Oregon's contingent of hemp farmers could soon find it easier to work with banks and university extension offices as two unlikely allies on Capitol Hill ramp up efforts to legalize the close cousin of marijuana.
With a bill before Congress, Sen. Ron Wyden, D-Oregon, and Senate Majority Leader Mitch McConnell, R-Kentucky, hope to pull hemp from a federal list of controlled substances, a move aimed at opening a lucrative market dominated by foreign farmers to more U.S. growers.
Oregon already has a robust hemp industry that boasts almost 500 growers in the 2018 calendar year, including a combined 45 in Marion and Polk counties, according to state data. But that doesn't mean they're treated like farmers growing classic Oregon cherries or Christmas trees.
Because hemp remains federally illegal, banks generally shy away from growers, as do federally-funded university extension offices whose officials may otherwise be able to identify pests threatening the crops, saide Sunny Jones, the Oregon Department of Agriculture's cannabis policy coordinator.
Meanwhile, nearly 150 handlers are registered to transform raw hemp into something marketable like cannabidiol (CBD) extract. Hemp has only minuscule amounts of psychoactive compound tetrahydrocannabinol, commonly known as THC.
Shoppers can find hemp in any number of products, from shampoos to hoodies to snacks. Farmers in Oregon primarily grow hemp for CBD production, Jones said. The state doesn't produce hemp fiber, for instance, as that requires specialized equipment that's just not available here yet.
Retailers across Oregon can sell hemp products as long as their THC concentration is 0.3 percent or lower. But things can still get dicey if hemp growers try to move their product across state lines. "That is questionable, because then you have federal regulations that come into play," Jones said.
In 2014, lawmakers laid the groundwork for states to create programs for hemp cultivation. Provisions introduced under Wyden's and McConnell's Hemp Farming Act of 2018 would further loosen federal restrictions, classifying hemp as an agricultural commodity and handing states the power to regulate production.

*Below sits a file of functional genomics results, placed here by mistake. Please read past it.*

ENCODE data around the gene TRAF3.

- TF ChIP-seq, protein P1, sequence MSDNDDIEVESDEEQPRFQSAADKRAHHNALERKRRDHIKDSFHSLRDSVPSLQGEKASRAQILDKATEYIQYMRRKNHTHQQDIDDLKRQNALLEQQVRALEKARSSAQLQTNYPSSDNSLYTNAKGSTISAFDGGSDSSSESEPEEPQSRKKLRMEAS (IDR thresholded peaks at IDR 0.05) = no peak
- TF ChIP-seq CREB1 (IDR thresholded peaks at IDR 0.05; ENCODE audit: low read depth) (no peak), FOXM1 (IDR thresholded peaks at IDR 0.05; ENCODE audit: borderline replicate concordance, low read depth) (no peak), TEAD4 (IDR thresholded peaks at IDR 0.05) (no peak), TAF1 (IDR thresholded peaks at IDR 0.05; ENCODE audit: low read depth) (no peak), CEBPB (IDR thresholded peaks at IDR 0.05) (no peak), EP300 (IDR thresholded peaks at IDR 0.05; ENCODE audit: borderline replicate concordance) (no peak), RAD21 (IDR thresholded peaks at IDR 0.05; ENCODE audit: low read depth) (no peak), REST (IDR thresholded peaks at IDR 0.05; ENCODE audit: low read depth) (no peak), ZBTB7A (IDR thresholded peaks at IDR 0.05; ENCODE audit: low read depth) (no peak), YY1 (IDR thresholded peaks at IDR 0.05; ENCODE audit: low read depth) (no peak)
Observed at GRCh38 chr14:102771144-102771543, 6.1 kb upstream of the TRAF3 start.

In addition, the provisions would allow hemp farmers to procure crop insurance and let researchers apply for U.S. Department of Agriculture grants.
When McConnell asked Wyden what he thought about including the provisions in this year's farm bill, he replied: "I feel like I've been shot in the tailbone with good luck."
"The majority leader wants to put our bill in the farm bill? You know that's going to become law," Wyden said in a recent interview.
Both the House and the Senate passed versions of the farm bill last month, but only the Senate version includes the hemp provisions. Lawmakers plan to meet in the coming weeks to work out the differences in the legislation.
In floor remarks on the day senators passed the bill, McConnell blamed American farmers' inability to meet demand for the crop on "outdated federal regulations that do not sufficiently distinguish this industrial crop from its illicit cousin."
"It's left consumers with little choice but to buy imported hemp products from foreign-produced hemp," McConnell said.
Wyden said farmers in Canada and China "must laugh all the way to the bank."
The bill would ease the way for farmers to capitalize on a retail market that's valued at $688 million, according to estimates released last year by Hemp Business Journal and advocates with Vote Hemp.
That market, which includes household products such as food, personal care products and supplements, is expected to breach $1.8 billion in sales in 2020.
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